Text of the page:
The Works of Samuel Johnson, Volume 6

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Nichols and Son, 1816 - English literature
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Page 20 - This modest stone, what few vain marbles can, May truly say, Here lies an honest man : A Poet, blest beyond the Poet's fate, Whom Heaven kept sacred from the Proud and Great : Foe to loud praise, and friend to learned ease, Content with science in the vale of peace. Calmly he look'd on either life, and here Saw nothing to regret, or there to fear ; From Nature's...
Page 21 - Venus, take my votive glass, Since I am not what I was , What from this day I shall be, Venus let me never see.
Page 384 - OUCH is the emptiness of human enjoyment, ^ that we are always impatient of t;he present. Attainment is followed by neglect, and possession by disgust ; and the malicious remark of the Greek epigrammatist on marriage may be applied to every other course of life, that its two days of happiness are the first and the last.
Page 166 - You wait on nature's mischief! Come, thick night, And pall thee in the dunnest smoke of hell, That my keen knife see not the wound it makes, Nor heaven peep through the blanket of the dark, To cry " Hold, hold !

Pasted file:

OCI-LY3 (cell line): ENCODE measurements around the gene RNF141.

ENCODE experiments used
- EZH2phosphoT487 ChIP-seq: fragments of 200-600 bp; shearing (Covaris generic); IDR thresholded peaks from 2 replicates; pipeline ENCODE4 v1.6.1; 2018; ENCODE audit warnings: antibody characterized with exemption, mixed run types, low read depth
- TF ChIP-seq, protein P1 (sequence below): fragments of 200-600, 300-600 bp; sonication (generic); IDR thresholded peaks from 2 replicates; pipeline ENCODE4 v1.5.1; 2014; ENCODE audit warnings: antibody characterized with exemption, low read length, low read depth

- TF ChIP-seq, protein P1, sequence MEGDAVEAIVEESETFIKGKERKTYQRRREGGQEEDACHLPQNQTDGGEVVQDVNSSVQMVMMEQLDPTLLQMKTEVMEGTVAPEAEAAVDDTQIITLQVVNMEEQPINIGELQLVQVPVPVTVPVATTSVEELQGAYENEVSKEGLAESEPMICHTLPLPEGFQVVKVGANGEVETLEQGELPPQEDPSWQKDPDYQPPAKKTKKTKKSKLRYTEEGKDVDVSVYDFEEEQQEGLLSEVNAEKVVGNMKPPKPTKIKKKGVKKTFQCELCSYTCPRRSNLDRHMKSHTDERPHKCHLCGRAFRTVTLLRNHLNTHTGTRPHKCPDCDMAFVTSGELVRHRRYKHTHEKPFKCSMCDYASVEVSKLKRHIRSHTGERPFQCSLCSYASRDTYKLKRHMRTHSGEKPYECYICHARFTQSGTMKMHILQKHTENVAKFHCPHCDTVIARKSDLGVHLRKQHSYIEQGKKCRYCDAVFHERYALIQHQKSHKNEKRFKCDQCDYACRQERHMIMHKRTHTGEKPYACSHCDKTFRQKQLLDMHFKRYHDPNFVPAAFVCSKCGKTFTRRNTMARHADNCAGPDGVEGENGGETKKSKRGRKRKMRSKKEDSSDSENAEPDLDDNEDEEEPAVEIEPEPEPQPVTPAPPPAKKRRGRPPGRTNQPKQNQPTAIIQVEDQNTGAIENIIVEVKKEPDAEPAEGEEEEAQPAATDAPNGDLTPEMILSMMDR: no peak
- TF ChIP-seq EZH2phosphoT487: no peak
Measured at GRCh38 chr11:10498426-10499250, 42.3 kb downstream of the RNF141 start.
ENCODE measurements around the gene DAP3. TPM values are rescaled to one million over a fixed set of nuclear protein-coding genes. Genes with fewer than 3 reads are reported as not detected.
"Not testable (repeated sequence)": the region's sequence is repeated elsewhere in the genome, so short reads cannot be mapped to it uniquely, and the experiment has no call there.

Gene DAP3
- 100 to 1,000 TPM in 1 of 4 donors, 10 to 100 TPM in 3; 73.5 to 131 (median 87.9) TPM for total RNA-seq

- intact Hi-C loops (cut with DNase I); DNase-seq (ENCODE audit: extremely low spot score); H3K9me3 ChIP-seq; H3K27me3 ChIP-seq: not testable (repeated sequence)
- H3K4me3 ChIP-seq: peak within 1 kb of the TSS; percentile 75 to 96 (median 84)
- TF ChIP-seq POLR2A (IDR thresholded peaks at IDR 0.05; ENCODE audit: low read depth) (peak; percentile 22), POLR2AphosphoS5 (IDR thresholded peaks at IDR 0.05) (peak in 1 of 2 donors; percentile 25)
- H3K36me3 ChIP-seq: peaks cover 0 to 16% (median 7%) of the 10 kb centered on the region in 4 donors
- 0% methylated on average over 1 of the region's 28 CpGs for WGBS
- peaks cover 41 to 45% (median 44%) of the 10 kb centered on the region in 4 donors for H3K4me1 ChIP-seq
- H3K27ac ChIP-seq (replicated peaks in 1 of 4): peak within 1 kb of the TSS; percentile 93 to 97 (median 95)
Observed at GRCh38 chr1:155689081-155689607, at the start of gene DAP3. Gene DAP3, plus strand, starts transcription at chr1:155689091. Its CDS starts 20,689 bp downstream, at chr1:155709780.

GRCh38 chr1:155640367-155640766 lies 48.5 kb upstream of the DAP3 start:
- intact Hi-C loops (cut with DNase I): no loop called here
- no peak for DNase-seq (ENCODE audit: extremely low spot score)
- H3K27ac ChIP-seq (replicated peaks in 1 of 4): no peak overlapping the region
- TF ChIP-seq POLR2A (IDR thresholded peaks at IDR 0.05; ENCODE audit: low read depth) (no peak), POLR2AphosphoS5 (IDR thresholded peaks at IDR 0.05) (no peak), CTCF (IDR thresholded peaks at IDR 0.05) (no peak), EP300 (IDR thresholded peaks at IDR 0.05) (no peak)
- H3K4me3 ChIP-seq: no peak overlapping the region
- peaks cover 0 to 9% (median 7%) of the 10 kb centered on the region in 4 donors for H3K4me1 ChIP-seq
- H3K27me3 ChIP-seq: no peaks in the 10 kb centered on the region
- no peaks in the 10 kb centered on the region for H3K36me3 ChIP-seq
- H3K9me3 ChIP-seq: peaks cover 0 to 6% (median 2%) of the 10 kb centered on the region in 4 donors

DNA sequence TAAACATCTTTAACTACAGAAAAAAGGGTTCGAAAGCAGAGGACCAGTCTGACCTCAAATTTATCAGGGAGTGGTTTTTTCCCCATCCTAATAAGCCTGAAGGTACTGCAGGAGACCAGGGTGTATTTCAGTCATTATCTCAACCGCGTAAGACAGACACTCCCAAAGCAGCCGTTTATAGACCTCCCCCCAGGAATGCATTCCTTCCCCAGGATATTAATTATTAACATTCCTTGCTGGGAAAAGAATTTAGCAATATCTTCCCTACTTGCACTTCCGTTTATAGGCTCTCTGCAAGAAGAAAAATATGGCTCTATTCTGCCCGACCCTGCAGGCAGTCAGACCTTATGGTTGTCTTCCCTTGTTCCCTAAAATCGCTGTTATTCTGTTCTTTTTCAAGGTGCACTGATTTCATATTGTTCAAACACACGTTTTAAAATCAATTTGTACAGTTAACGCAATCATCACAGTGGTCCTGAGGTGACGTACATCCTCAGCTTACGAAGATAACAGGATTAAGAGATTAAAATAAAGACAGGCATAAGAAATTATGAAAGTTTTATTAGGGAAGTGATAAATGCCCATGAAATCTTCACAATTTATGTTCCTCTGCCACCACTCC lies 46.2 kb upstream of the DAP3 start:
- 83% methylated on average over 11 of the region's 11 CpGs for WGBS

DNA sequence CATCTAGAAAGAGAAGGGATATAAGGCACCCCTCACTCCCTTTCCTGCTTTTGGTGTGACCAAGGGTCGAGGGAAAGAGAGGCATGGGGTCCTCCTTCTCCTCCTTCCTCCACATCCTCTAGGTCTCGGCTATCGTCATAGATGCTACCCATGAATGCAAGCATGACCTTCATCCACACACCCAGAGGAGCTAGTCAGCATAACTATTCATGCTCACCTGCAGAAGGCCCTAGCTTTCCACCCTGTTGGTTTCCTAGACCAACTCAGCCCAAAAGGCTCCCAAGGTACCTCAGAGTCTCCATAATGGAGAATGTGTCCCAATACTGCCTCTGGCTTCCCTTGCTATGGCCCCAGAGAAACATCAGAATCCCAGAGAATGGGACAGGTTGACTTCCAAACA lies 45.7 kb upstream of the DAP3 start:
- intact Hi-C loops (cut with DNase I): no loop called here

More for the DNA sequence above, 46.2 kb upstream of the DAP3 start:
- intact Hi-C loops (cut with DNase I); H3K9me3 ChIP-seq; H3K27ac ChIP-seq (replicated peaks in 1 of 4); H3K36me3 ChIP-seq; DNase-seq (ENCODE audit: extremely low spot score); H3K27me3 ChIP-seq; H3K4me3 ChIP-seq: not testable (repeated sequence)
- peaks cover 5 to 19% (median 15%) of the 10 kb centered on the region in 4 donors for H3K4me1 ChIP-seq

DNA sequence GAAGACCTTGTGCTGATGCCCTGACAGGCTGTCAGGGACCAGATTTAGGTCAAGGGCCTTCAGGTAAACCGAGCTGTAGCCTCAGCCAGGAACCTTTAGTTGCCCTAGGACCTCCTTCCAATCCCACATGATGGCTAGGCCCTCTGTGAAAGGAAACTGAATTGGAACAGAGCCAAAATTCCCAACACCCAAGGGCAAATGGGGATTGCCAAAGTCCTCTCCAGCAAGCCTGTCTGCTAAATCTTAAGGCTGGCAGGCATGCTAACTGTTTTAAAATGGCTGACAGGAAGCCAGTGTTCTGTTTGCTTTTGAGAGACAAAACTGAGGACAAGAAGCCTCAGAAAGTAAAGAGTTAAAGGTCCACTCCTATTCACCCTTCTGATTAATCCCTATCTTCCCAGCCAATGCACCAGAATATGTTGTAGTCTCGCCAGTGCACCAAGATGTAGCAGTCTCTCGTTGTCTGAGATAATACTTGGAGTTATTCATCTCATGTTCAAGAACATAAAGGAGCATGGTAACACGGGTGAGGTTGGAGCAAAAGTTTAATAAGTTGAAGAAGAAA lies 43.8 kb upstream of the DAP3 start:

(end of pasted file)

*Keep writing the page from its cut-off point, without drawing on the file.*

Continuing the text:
Page 107 - CRITICISM, though dignified from the earliest ages by the labours of men eminent for knowledge and sagacity, and, since the revival of polite literature, the favourite study of European scholars, has not yet attained the certainty and ) stability of science.
Page 216 - Wood, which he firmly believed to be of the first edition, and, by the help of which, the text might be freed from several corruptions, if this age of barbarity had any claim to such favours from him.
Page 393 - I have always thought it the duty of an anonymous author to write, as if he expected to be hereafter known. I am willing to flatter myself with hopes, that, by collecting these papers, I am not preparing, for my future life, either shame or repentance.
Page 83 - It is however certain that no estimate is more in danger of / erroneous calculations than those by which a man computes / the force of his own genius.
Page 99 - Shakspeare, we ought perhaps to pay new honours to that transcendent and unbounded genius that could preside over the passions in sport; who, to actuate the affections, needed not the slow gradation of common means, but could fill the heart with instantaneous jollity or sorrow, and vary our disposition as he changed his scenes.
Page 121 - We are by our occupations, education, and habits of life, divided almost into different species, which regard one another, for the most part, with scorn and malignity.

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